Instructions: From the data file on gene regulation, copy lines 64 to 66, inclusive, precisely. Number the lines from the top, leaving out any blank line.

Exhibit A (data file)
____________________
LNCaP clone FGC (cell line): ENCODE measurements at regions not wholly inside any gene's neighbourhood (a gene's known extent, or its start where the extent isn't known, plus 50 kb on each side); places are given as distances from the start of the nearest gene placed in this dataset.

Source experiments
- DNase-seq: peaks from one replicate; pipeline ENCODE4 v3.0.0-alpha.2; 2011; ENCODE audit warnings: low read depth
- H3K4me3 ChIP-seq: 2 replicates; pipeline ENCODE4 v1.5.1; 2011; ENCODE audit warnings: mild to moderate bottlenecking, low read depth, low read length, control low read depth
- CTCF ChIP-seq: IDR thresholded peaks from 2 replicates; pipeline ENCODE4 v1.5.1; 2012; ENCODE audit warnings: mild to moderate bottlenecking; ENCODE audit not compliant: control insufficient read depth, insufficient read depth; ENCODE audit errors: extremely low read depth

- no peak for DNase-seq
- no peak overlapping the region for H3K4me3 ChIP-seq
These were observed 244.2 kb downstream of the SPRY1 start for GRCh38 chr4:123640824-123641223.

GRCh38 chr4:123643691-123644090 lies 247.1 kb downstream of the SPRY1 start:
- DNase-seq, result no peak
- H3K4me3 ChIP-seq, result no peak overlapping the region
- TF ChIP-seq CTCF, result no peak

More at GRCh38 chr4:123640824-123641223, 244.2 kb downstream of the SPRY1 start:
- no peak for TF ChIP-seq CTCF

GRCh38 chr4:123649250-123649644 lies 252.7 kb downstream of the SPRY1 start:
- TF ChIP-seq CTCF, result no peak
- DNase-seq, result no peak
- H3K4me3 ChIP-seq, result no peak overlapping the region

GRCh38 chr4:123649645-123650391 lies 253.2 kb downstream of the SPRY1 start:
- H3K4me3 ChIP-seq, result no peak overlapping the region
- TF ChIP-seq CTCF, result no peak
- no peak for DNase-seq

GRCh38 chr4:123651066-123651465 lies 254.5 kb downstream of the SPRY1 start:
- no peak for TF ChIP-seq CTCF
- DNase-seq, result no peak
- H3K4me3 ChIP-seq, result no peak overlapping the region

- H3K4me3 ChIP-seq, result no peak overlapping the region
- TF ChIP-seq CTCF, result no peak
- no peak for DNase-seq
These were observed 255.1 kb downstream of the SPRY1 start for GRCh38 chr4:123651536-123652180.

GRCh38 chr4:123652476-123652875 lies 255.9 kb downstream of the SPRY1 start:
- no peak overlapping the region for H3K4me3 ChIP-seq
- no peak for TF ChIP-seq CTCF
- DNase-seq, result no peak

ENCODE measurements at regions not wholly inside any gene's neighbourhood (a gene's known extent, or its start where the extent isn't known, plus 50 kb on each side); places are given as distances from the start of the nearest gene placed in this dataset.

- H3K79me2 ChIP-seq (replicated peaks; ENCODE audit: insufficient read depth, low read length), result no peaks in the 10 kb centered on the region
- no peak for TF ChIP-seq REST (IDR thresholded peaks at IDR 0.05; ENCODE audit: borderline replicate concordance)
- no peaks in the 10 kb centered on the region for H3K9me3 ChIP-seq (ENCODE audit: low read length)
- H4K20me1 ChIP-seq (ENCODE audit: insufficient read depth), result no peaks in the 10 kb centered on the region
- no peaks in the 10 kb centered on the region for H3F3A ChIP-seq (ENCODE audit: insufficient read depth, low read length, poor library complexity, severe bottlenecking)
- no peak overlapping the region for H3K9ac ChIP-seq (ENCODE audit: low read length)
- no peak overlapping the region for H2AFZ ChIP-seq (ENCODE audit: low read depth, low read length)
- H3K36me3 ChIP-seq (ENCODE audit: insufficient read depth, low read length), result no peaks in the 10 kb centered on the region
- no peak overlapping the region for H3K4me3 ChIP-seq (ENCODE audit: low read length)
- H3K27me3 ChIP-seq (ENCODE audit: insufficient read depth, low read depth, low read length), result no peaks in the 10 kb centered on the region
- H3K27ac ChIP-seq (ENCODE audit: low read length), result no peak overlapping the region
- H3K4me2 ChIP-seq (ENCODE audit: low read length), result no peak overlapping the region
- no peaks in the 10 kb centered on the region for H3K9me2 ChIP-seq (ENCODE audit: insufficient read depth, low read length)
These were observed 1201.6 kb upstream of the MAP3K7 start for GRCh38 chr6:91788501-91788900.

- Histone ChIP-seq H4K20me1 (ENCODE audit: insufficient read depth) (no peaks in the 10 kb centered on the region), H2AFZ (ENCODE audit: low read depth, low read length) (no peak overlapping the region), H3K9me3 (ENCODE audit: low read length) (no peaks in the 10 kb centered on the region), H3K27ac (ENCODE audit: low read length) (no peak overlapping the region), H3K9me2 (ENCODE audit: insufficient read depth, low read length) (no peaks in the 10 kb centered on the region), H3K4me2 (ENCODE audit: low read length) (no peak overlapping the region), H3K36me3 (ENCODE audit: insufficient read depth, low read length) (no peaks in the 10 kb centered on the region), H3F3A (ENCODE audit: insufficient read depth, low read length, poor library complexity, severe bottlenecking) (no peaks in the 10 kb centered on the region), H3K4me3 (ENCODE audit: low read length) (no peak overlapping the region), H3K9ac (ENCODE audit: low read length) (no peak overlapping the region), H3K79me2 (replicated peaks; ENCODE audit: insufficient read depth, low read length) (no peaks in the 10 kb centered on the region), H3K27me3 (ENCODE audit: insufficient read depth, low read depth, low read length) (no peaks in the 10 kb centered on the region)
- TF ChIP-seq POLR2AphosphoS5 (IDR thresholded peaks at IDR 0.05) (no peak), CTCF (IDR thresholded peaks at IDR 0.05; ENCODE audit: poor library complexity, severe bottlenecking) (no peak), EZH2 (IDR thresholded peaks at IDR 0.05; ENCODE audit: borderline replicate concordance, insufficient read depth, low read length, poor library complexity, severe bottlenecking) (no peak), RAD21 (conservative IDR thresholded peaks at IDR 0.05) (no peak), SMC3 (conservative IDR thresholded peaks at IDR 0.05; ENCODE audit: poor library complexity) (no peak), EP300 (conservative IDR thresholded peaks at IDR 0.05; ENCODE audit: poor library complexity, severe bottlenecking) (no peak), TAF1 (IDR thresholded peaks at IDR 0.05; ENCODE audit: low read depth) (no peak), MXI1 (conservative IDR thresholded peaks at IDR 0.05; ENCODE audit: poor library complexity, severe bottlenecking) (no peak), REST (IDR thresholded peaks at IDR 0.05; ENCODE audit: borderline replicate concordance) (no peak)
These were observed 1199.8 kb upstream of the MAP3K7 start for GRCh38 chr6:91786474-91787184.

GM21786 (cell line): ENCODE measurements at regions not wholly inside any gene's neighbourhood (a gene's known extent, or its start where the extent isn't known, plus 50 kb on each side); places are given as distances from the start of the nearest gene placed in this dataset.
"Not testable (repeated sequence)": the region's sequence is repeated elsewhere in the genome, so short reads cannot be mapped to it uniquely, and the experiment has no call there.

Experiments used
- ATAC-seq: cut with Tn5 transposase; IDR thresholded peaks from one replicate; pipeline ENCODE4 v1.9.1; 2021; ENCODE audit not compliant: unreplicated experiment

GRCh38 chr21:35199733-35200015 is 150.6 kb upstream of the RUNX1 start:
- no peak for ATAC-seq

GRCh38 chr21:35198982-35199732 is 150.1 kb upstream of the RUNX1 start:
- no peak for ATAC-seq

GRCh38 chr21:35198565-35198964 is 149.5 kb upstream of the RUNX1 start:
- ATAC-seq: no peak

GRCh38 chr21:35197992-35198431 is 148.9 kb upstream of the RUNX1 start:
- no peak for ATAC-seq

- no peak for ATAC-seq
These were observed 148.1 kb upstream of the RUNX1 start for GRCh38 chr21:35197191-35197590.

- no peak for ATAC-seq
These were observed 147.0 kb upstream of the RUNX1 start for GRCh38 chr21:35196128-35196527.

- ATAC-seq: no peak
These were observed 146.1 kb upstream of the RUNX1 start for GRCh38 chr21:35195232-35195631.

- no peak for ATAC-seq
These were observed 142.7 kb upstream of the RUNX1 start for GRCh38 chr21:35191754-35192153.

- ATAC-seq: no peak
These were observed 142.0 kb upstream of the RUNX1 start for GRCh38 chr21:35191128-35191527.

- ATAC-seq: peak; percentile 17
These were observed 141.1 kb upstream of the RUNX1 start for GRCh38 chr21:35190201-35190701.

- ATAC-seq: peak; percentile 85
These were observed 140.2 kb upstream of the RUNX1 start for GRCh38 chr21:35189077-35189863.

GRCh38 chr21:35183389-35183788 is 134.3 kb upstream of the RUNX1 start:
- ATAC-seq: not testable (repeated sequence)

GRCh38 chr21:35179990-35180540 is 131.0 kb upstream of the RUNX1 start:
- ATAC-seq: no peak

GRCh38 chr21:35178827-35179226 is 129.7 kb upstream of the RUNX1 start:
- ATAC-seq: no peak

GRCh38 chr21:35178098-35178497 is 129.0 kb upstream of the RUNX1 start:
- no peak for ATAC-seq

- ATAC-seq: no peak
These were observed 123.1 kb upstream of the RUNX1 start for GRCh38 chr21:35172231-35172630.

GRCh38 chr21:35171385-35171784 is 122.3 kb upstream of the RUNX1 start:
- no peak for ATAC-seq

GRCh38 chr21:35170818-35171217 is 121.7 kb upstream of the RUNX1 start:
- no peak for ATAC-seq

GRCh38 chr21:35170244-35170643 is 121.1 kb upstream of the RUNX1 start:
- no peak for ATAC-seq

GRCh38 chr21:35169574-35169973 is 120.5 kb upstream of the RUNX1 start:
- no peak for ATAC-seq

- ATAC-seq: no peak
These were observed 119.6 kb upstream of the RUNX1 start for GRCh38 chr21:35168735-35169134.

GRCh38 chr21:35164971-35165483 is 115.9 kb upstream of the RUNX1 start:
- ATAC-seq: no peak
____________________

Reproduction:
- no peak for ATAC-seq

- no peak for ATAC-seq
These were observed 148.1 kb upstream of the RUNX1 start for GRCh38 chr21:35197191-35197590.